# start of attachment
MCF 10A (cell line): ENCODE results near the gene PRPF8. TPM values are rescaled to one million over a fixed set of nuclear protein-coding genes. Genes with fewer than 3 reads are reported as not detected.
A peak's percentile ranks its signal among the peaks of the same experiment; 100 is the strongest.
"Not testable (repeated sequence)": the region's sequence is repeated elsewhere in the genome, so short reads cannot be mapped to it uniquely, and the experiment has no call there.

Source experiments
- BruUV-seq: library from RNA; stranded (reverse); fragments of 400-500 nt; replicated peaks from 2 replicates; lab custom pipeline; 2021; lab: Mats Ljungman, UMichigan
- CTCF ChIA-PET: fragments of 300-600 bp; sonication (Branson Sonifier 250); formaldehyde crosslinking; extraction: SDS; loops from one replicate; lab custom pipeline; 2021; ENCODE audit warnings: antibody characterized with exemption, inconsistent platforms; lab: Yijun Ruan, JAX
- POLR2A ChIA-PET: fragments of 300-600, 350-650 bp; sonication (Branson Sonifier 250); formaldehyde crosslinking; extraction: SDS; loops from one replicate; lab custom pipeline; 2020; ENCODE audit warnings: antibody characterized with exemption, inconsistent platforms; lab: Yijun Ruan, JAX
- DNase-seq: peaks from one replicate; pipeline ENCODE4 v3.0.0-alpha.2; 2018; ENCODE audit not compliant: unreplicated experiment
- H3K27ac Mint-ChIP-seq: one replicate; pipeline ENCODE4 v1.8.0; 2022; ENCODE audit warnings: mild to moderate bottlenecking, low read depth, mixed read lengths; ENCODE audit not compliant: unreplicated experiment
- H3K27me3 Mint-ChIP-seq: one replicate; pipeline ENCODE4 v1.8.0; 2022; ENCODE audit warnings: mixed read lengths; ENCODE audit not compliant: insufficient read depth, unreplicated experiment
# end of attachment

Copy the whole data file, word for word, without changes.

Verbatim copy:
MCF 10A (cell line): ENCODE results near the gene PRPF8. TPM values are rescaled to one million over a fixed set of nuclear protein-coding genes. Genes with fewer than 3 reads are reported as not detected.
A peak's percentile ranks its signal among the peaks of the same experiment; 100 is the strongest.
"Not testable (repeated sequence)": the region's sequence is repeated elsewhere in the genome, so short reads cannot be mapped to it uniquely, and the experiment has no call there.

Source experiments
- BruUV-seq: library from RNA; stranded (reverse); fragments of 400-500 nt; replicated peaks from 2 replicates; lab custom pipeline; 2021; lab: Mats Ljungman, UMichigan
- CTCF ChIA-PET: fragments of 300-600 bp; sonication (Branson Sonifier 250); formaldehyde crosslinking; extraction: SDS; loops from one replicate; lab custom pipeline; 2021; ENCODE audit warnings: antibody characterized with exemption, inconsistent platforms; lab: Yijun Ruan, JAX
- POLR2A ChIA-PET: fragments of 300-600, 350-650 bp; sonication (Branson Sonifier 250); formaldehyde crosslinking; extraction: SDS; loops from one replicate; lab custom pipeline; 2020; ENCODE audit warnings: antibody characterized with exemption, inconsistent platforms; lab: Yijun Ruan, JAX
- DNase-seq: peaks from one replicate; pipeline ENCODE4 v3.0.0-alpha.2; 2018; ENCODE audit not compliant: unreplicated experiment
- H3K27ac Mint-ChIP-seq: one replicate; pipeline ENCODE4 v1.8.0; 2022; ENCODE audit warnings: mild to moderate bottlenecking, low read depth, mixed read lengths; ENCODE audit not compliant: unreplicated experiment
- H3K27me3 Mint-ChIP-seq: one replicate; pipeline ENCODE4 v1.8.0; 2022; ENCODE audit warnings: mixed read lengths; ENCODE audit not compliant: insufficient read depth, unreplicated experiment